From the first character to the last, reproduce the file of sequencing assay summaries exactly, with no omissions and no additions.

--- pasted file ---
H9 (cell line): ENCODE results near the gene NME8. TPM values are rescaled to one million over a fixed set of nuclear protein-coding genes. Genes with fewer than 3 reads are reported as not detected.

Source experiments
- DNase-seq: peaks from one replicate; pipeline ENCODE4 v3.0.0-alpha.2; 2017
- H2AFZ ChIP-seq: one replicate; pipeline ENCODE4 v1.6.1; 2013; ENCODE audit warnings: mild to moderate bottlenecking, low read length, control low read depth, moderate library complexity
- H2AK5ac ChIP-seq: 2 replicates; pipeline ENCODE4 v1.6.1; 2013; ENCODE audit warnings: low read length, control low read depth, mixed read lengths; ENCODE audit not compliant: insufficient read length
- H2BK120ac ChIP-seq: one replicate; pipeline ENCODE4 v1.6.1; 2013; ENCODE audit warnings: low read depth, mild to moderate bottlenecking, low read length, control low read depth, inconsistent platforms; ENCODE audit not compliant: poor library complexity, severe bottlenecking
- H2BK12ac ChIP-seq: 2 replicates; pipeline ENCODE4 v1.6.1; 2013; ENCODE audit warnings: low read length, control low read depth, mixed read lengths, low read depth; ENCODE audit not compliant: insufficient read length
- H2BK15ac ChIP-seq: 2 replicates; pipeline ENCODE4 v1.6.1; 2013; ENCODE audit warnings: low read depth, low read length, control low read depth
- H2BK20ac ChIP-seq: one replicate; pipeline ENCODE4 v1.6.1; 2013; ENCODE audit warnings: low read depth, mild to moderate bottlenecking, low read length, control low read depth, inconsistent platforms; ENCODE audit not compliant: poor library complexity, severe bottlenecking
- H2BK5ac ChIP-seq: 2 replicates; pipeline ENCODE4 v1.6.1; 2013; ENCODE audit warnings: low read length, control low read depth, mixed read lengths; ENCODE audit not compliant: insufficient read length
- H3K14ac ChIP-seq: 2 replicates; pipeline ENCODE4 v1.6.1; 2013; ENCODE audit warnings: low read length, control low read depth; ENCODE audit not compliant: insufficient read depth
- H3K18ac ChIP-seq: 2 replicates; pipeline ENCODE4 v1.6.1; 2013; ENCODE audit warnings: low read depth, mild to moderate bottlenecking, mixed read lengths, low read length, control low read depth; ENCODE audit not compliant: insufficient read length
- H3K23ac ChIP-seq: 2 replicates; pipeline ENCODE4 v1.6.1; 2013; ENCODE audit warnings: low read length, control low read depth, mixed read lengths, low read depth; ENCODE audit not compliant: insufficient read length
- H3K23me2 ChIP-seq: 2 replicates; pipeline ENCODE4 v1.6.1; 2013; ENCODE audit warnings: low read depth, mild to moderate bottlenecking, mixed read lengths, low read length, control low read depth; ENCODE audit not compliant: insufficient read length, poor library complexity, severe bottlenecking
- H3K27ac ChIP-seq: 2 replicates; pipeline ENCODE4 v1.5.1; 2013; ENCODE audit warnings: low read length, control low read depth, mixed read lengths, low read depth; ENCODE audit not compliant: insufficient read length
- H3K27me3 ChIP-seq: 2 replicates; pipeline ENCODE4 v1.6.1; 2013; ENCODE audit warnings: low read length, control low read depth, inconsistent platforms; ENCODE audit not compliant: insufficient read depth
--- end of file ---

H9 (cell line): ENCODE results near the gene NME8. TPM values are rescaled to one million over a fixed set of nuclear protein-coding genes. Genes with fewer than 3 reads are reported as not detected.

Source experiments
- DNase-seq: peaks from one replicate; pipeline ENCODE4 v3.0.0-alpha.2; 2017
- H2AFZ ChIP-seq: one replicate; pipeline ENCODE4 v1.6.1; 2013; ENCODE audit warnings: mild to moderate bottlenecking, low read length, control low read depth, moderate library complexity
- H2AK5ac ChIP-seq: 2 replicates; pipeline ENCODE4 v1.6.1; 2013; ENCODE audit warnings: low read length, control low read depth, mixed read lengths; ENCODE audit not compliant: insufficient read length
- H2BK120ac ChIP-seq: one replicate; pipeline ENCODE4 v1.6.1; 2013; ENCODE audit warnings: low read depth, mild to moderate bottlenecking, low read length, control low read depth, inconsistent platforms; ENCODE audit not compliant: poor library complexity, severe bottlenecking
- H2BK12ac ChIP-seq: 2 replicates; pipeline ENCODE4 v1.6.1; 2013; ENCODE audit warnings: low read length, control low read depth, mixed read lengths, low read depth; ENCODE audit not compliant: insufficient read length
- H2BK15ac ChIP-seq: 2 replicates; pipeline ENCODE4 v1.6.1; 2013; ENCODE audit warnings: low read depth, low read length, control low read depth
- H2BK20ac ChIP-seq: one replicate; pipeline ENCODE4 v1.6.1; 2013; ENCODE audit warnings: low read depth, mild to moderate bottlenecking, low read length, control low read depth, inconsistent platforms; ENCODE audit not compliant: poor library complexity, severe bottlenecking
- H2BK5ac ChIP-seq: 2 replicates; pipeline ENCODE4 v1.6.1; 2013; ENCODE audit warnings: low read length, control low read depth, mixed read lengths; ENCODE audit not compliant: insufficient read length
- H3K14ac ChIP-seq: 2 replicates; pipeline ENCODE4 v1.6.1; 2013; ENCODE audit warnings: low read length, control low read depth; ENCODE audit not compliant: insufficient read depth
- H3K18ac ChIP-seq: 2 replicates; pipeline ENCODE4 v1.6.1; 2013; ENCODE audit warnings: low read depth, mild to moderate bottlenecking, mixed read lengths, low read length, control low read depth; ENCODE audit not compliant: insufficient read length
- H3K23ac ChIP-seq: 2 replicates; pipeline ENCODE4 v1.6.1; 2013; ENCODE audit warnings: low read length, control low read depth, mixed read lengths, low read depth; ENCODE audit not compliant: insufficient read length
- H3K23me2 ChIP-seq: 2 replicates; pipeline ENCODE4 v1.6.1; 2013; ENCODE audit warnings: low read depth, mild to moderate bottlenecking, mixed read lengths, low read length, control low read depth; ENCODE audit not compliant: insufficient read length, poor library complexity, severe bottlenecking
- H3K27ac ChIP-seq: 2 replicates; pipeline ENCODE4 v1.5.1; 2013; ENCODE audit warnings: low read length, control low read depth, mixed read lengths, low read depth; ENCODE audit not compliant: insufficient read length
- H3K27me3 ChIP-seq: 2 replicates; pipeline ENCODE4 v1.6.1; 2013; ENCODE audit warnings: low read length, control low read depth, inconsistent platforms; ENCODE audit not compliant: insufficient read depth